Trent Froud, Member of Walcha District management team for Forestry Corporation of NSW, flew into the United States this week to help battle bushfires raging along the American west coast.
The local Forestry Corporation of NSW employee joined around 100 firefighters from NSW Rural Fire Service, Fire and Rescue NSW and Forestry Corporation to help with the bushfire response.
Last year Forestry Corporation deployed four forestry workers, including Brian Lynch from Walcha, as part of a 100 strong team to fight bushfires in Canada.
America currently has around 140 uncontained fires burning across 5.6 million hectares in 14 states. Northern California, Oregon and Washington have been most impacted, with a number of lives lost, tens of thousands of people evacuated and over 1,000 properties destroyed.
the deployment will also see our staff exposed to new strategies, techniques and issues to build local fire management capacityTim McGuffog
Forestry Corporation staff Trent Froud and Andrew Condie are currently being briefed in Idaho and will be deployed initially on heavy plant management, said Forestry Corporation Fire Manager, Tim McGuffog.
“Both of our staff attending are very experienced fire managers and will be able to make a positive contribution to the United States bushfire response,” Mr McGuffog said.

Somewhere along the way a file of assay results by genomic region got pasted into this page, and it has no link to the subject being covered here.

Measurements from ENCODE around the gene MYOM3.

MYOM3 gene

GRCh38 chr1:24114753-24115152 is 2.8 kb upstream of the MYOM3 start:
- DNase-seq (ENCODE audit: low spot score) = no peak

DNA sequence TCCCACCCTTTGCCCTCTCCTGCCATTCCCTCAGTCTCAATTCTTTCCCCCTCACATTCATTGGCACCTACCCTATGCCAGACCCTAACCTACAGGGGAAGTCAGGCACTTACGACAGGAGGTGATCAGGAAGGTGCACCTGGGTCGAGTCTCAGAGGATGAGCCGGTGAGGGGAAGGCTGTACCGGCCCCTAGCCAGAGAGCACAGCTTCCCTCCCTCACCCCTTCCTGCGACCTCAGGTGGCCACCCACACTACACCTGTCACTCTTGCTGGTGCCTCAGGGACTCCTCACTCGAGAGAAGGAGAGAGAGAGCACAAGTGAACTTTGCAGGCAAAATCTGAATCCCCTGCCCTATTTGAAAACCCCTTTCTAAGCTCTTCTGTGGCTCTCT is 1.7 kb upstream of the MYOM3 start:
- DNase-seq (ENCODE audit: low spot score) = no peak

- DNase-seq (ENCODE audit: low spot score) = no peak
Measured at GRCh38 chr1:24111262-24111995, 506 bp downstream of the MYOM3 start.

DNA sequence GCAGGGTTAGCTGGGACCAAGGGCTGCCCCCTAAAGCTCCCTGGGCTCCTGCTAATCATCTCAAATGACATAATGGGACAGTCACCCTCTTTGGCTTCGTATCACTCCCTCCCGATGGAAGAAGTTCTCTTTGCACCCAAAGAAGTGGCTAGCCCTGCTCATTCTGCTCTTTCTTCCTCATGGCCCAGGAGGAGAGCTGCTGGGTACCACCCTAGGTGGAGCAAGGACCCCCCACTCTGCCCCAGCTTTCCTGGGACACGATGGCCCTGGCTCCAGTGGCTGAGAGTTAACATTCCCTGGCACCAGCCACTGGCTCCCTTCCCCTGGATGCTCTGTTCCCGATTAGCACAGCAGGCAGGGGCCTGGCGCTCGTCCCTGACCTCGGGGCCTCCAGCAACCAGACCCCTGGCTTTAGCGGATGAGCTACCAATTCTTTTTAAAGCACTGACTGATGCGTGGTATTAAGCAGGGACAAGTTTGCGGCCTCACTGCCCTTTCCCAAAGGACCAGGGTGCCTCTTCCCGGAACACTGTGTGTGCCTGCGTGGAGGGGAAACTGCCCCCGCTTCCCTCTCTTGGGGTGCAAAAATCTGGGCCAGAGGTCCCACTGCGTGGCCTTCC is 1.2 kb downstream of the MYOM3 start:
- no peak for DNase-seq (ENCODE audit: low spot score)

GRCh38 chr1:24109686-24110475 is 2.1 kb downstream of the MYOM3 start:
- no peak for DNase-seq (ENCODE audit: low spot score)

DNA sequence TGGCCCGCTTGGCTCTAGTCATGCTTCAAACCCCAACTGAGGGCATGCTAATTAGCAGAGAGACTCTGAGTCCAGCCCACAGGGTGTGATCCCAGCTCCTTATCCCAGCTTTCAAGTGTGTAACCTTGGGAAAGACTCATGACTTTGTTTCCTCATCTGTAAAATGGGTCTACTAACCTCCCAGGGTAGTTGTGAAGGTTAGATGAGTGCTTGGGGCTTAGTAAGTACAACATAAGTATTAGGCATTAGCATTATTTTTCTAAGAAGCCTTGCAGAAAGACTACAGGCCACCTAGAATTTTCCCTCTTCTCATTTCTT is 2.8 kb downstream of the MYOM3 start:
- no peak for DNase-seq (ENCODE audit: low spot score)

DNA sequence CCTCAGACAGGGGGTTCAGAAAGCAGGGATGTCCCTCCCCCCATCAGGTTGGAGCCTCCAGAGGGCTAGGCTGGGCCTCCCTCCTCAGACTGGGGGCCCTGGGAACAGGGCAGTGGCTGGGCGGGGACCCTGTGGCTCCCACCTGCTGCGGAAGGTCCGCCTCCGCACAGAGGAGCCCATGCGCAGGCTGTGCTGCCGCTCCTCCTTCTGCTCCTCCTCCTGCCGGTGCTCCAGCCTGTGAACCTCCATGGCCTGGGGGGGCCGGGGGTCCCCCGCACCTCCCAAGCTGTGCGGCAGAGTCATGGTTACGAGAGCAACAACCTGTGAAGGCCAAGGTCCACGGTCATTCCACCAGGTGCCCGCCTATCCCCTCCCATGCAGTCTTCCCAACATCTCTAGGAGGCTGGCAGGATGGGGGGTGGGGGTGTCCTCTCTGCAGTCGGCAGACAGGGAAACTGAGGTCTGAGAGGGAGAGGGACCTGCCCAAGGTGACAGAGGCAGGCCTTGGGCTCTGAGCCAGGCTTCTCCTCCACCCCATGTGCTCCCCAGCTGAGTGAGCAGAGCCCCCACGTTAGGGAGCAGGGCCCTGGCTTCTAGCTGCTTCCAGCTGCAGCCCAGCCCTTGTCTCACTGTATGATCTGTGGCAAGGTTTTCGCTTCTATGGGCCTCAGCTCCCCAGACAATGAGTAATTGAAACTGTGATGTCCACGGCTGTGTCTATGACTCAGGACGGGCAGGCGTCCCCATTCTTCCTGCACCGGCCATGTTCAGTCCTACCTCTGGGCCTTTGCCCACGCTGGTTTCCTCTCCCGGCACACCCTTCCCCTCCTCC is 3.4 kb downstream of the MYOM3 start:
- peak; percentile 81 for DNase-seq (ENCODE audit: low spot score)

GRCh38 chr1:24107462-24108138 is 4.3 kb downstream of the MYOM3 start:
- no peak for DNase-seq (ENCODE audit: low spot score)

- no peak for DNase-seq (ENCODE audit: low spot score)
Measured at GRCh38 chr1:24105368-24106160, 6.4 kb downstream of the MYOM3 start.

“While our thoughts remain with those impacted, the deployment will also see our staff exposed to new strategies, techniques and issues to build local fire management capacity.”
As the Australian deployment battles bushfires abroad, Forestry Corporation is busy preparing for the expected long, hot and dry fire season ahead.
The organisation is responsible for preventing and managing fires in two million hectares of State forests across New South Wales. It also assists with large bushfires on private property, other bushland in Australia and also overseas.
Forestry Corporation spends the cooler months of the year preparing roads and fire trails, completing hazard reduction burns, upgrading its equipment to reduce the risk of fire and ensuring its crews are well prepared heading into summer.
“This year is unseasonably dry, so we are getting in early to be as prepared as we can be for the season ahead,” Mr McGuffog said.
“It’s essential that land managers and community alike play their part for the fire season—plan ahead, follow the rules and control any fires quickly.”